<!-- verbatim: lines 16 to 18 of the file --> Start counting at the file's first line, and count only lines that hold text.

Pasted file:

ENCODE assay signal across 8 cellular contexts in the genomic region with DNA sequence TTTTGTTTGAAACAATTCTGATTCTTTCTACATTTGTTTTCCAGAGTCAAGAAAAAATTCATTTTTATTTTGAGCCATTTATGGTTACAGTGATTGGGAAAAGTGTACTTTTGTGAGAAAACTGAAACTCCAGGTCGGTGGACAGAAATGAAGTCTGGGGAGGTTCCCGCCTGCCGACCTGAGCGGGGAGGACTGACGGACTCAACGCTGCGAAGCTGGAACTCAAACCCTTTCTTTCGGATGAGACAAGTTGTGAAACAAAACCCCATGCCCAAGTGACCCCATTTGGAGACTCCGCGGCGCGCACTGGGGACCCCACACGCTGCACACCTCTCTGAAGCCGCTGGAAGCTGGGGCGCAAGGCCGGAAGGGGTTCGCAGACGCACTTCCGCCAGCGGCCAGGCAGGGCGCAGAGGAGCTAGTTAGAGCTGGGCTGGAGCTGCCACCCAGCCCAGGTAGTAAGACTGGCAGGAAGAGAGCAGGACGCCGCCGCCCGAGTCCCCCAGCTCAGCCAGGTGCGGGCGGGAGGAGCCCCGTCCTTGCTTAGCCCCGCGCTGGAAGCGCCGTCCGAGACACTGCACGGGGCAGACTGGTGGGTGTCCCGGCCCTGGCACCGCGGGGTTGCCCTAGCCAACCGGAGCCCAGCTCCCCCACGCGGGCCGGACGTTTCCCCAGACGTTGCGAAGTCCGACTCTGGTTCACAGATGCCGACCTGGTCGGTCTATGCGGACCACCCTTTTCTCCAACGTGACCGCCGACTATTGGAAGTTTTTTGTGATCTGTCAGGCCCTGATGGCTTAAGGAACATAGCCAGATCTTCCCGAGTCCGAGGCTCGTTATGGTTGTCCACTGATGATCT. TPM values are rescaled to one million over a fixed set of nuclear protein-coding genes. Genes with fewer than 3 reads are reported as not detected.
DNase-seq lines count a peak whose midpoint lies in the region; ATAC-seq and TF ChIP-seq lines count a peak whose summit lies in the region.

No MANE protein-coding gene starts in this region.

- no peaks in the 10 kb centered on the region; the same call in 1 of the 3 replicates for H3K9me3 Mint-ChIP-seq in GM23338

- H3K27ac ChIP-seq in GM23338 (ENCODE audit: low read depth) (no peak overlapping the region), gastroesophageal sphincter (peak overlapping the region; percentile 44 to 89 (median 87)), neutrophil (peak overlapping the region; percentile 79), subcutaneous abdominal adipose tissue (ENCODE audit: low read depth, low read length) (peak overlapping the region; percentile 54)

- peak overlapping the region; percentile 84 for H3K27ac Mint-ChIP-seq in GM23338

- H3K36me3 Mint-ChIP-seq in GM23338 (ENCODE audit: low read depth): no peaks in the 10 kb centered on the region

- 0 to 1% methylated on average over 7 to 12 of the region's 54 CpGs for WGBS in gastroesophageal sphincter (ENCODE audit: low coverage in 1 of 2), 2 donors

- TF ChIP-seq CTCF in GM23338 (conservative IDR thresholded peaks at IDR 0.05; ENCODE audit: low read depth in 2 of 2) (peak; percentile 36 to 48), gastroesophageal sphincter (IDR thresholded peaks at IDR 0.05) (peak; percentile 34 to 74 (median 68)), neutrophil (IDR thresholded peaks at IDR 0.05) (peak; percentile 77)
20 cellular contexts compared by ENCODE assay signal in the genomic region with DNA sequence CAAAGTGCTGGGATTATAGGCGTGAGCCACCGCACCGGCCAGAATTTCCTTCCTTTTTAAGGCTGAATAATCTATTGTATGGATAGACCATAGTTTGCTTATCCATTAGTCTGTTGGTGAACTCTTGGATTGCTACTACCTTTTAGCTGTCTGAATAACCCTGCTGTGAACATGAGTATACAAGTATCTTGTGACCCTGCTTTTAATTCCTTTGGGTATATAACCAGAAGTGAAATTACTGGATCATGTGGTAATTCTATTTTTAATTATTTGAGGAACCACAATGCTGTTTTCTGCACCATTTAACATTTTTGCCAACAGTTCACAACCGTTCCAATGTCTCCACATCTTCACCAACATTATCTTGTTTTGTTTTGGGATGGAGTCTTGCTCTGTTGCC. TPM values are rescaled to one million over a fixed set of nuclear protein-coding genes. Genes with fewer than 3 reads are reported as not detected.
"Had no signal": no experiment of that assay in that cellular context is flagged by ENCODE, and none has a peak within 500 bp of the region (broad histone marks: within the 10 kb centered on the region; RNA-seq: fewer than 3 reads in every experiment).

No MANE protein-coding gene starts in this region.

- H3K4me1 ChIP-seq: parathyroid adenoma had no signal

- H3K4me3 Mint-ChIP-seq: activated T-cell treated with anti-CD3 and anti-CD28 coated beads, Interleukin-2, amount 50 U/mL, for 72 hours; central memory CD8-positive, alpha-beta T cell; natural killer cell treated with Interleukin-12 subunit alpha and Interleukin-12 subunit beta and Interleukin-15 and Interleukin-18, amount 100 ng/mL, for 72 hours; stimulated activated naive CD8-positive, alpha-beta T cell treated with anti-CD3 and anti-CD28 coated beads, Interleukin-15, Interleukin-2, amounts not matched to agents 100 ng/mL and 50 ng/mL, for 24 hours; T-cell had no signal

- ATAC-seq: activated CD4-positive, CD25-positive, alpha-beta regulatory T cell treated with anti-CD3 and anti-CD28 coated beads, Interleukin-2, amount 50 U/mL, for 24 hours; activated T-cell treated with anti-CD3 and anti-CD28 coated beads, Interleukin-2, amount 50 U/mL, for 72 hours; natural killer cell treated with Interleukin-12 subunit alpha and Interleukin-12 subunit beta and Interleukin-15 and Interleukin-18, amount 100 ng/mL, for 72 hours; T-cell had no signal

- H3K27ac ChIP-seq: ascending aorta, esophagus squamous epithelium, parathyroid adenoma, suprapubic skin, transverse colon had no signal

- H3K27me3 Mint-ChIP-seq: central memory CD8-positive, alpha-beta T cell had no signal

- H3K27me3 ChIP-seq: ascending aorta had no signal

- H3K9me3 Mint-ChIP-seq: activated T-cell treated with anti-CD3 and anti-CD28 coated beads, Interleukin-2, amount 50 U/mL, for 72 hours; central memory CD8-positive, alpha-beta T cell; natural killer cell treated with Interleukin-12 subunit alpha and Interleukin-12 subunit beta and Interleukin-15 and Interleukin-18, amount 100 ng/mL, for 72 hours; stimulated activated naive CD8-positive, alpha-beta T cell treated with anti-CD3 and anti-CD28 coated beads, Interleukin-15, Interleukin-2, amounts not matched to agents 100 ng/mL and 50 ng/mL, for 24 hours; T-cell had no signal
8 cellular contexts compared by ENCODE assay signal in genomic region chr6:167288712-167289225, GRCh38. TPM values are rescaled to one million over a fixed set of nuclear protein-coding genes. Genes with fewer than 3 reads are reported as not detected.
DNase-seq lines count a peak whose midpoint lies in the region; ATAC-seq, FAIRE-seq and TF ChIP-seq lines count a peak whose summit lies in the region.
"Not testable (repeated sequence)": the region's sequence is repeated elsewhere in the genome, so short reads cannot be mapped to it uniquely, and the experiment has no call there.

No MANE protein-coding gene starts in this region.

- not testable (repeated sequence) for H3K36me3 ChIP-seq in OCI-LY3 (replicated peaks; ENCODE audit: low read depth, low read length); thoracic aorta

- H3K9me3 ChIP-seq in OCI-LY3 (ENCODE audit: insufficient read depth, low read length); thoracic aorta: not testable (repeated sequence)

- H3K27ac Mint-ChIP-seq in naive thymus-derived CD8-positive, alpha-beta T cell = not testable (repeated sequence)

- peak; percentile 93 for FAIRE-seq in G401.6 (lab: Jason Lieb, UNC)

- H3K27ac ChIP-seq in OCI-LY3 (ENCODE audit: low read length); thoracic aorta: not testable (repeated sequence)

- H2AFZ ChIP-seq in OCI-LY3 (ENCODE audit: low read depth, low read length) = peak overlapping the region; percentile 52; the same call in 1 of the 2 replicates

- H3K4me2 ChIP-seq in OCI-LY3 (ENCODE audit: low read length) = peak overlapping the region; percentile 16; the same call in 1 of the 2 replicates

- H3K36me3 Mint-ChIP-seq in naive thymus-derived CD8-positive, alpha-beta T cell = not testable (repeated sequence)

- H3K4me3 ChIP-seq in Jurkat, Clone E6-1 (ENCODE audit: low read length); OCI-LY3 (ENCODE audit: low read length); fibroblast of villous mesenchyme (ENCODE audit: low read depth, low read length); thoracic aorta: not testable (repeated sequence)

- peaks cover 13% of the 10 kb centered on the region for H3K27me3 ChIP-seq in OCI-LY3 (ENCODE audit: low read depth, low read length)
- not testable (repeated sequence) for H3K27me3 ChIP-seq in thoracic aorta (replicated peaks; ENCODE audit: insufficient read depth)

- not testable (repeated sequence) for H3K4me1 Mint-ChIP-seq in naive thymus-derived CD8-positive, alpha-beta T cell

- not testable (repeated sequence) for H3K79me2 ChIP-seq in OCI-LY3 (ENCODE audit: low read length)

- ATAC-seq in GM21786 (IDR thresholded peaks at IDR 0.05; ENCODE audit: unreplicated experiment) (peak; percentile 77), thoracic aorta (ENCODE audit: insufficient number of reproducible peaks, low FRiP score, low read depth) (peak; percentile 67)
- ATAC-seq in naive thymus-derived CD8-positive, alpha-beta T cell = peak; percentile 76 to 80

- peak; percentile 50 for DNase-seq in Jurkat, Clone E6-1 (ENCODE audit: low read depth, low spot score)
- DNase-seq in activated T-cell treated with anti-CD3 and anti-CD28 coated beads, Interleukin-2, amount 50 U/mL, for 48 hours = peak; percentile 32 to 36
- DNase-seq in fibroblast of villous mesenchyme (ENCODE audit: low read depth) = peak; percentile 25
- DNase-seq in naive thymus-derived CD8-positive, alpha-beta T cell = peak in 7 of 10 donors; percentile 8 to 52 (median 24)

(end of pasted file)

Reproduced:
- H3K27ac ChIP-seq: ascending aorta, esophagus squamous epithelium, parathyroid adenoma, suprapubic skin, transverse colon had no signal

- H3K27me3 Mint-ChIP-seq: central memory CD8-positive, alpha-beta T cell had no signal

- H3K27me3 ChIP-seq: ascending aorta had no signal